Barkhad Abdi: Captain Phillips Oscar Nominee's Incredible Story

'Captain Phillips''s Barkhad Abdi Nominated for Best Supporting Actor Oscar
Barkhad Abdi at the 2014 Golden Globes
Sara De Boer/Startraks

01/16/2014 AT 12:45 PM EST

"Look at me. Look at me. I am the captain now."

With that (incredibly, ad-libbed) line, Somali actor Barkhad Abdi, 28, launched his Captain Phillips character, the pirate Muse, into the pantheon of terrifyingly nuanced movie villains.

But more incredible than Abdi's riveting performance (his first onscreen) is the actor's story.

Abdi was born in Mogadishu, and was all of 6 years old when Somalia's civil war broke out in 1991.



"I remember I had my uniform and everything, was like 'Finally I get to start school tomorrow,'" he tells CBS News. "And that afternoon I started hearing gun shots. And I remember I wasn't allowed to play outside anymore. And the next morning it was just war."

Abdi's family moved to Minneapolis when he was 14. (The city actually has the U.S.'s largest Somali-American community.) Casting director Francine Maisler put out an open casting call for Somali actors in the city, which drew over 1,000 candidates for the roles that eventually went to Abdi and three of his friends.

Before his audition, Abdi had been working as a limo driver in Minneapolis.

"For a young, first-time actor to inhabit such a complex role with such command was striking," costar Tom Hanks said of Abdi, according to the film's production notes. "He conveys an incredible range of emotion and nuance of expression – that's not something that can be taught."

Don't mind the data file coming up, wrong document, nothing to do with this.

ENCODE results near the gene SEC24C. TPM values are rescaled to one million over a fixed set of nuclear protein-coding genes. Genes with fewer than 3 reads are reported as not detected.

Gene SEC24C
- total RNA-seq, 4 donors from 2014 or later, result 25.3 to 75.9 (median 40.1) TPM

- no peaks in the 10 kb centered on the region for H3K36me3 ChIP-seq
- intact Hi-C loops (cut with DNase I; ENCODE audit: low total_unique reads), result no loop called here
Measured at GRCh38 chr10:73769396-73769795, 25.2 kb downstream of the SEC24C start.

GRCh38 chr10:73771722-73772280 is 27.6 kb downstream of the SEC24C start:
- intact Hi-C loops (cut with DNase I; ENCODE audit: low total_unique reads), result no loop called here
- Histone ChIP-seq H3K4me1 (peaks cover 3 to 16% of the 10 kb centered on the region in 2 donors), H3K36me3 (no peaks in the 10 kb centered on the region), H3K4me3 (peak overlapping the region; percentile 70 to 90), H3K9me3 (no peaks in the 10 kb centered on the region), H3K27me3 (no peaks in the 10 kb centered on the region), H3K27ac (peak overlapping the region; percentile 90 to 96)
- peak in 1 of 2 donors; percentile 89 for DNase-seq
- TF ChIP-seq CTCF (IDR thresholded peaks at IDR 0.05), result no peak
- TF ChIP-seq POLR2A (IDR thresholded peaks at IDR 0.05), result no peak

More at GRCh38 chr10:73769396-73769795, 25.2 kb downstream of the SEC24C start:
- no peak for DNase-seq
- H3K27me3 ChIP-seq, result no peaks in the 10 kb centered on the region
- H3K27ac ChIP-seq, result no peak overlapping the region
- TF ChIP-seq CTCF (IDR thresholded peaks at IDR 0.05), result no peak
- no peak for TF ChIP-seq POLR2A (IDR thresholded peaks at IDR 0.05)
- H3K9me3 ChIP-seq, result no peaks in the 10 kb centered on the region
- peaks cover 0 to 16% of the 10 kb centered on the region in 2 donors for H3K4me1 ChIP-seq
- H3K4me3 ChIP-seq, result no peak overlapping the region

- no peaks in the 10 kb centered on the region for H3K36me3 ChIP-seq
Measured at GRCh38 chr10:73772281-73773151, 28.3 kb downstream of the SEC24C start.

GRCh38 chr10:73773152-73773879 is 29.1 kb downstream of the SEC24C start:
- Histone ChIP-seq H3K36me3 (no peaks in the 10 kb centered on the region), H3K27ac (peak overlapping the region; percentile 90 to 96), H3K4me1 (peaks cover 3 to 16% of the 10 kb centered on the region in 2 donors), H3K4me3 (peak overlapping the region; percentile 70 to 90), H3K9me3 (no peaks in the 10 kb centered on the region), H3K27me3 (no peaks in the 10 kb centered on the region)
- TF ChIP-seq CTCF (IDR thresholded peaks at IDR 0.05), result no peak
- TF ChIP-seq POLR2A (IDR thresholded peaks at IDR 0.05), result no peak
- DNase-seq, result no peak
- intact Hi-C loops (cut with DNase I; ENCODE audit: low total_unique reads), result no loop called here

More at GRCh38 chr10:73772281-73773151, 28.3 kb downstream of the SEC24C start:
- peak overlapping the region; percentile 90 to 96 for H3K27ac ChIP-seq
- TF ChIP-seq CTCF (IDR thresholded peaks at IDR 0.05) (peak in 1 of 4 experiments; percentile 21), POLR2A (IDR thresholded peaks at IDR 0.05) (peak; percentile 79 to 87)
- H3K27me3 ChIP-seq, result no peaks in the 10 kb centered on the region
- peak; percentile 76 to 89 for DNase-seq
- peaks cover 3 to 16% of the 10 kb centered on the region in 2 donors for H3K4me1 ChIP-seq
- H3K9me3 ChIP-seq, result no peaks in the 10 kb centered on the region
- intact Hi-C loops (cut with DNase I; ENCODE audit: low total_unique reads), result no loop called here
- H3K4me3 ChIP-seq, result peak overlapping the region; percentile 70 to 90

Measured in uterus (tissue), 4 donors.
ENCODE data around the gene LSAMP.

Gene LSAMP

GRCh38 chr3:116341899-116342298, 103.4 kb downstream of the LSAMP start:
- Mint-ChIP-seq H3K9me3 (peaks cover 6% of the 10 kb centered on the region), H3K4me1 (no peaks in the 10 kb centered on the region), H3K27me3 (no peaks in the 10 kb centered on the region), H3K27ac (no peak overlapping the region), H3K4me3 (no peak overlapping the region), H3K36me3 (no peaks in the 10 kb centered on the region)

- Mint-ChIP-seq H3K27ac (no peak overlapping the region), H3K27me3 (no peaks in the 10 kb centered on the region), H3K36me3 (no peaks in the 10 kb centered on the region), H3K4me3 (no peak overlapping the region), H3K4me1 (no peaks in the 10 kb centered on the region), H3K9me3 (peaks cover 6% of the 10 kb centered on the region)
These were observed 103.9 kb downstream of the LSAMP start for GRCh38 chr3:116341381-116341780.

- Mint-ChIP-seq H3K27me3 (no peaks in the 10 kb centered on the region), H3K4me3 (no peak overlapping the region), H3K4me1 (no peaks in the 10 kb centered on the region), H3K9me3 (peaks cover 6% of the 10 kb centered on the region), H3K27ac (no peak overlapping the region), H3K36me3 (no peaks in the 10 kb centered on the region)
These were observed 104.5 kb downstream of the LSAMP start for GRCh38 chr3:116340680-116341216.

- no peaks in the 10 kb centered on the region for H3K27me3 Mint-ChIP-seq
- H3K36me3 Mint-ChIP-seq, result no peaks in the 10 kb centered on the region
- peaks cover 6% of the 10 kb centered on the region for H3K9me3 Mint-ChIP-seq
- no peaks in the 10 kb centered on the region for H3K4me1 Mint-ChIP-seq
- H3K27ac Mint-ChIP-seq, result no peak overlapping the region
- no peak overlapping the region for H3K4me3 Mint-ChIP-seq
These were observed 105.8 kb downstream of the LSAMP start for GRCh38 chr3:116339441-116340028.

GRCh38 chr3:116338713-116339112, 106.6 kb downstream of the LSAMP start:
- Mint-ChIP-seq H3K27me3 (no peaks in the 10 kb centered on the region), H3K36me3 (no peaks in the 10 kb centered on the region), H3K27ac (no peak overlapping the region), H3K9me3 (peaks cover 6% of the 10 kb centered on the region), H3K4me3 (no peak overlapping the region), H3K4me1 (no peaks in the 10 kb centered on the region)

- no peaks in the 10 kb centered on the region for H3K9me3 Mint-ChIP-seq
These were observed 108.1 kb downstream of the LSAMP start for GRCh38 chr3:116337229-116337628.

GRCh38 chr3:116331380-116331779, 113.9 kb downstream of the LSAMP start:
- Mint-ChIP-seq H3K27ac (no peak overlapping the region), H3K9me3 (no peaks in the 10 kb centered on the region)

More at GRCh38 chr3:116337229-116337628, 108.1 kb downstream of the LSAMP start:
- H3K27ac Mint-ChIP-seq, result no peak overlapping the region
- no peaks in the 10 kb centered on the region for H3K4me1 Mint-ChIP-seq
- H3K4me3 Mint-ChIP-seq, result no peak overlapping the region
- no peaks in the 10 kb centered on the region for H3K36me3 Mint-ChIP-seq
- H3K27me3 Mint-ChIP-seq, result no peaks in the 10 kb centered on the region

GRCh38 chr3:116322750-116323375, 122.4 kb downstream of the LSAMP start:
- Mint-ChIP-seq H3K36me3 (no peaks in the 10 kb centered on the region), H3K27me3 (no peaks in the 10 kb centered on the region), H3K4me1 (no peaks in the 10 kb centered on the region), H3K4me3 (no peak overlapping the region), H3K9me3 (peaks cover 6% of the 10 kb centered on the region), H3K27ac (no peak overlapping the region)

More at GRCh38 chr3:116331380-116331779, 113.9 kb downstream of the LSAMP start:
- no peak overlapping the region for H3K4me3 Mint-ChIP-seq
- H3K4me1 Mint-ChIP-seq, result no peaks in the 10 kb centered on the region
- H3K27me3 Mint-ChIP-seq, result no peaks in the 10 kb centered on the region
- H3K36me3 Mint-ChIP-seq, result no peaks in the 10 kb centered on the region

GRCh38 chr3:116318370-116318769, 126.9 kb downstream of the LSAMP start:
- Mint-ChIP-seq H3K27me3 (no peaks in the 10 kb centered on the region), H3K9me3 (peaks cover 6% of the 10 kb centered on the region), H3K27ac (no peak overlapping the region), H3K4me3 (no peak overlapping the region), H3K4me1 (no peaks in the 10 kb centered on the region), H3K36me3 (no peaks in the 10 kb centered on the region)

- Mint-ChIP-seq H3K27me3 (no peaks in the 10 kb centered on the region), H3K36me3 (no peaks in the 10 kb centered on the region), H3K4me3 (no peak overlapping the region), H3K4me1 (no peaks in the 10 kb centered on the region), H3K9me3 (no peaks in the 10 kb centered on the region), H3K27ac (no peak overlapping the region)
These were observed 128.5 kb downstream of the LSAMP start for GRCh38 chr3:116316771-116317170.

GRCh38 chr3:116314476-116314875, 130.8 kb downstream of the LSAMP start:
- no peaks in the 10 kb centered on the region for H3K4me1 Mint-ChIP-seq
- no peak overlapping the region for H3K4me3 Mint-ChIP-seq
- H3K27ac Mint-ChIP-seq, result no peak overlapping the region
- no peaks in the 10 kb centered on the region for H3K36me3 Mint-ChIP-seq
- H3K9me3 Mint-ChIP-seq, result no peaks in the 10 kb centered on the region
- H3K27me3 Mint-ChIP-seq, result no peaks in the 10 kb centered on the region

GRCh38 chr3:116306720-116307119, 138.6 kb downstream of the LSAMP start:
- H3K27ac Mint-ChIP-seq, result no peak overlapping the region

Hanks isn't the only one who recognizes Abdi's performance: The young actor has been nominated for a Golden Globe, BAFTA Award, Screen Actors Guild Award and an Academy Award for Captain Phillips.

"Honestly, I'm in a state of shock," Abdi tells the Minneapolis Star-Tribune. "I've been blessed, it's a really great feeling, but wow."

Abdi tells the Voice of America that he initially received some criticism from within the Somali community for taking a role that could cast Somalis in a poor light, but says those feelings have largely fallen by the wayside.

"I received all kinds of messages on Facebook and Twitter, complimenting and telling me how proud they are of me."



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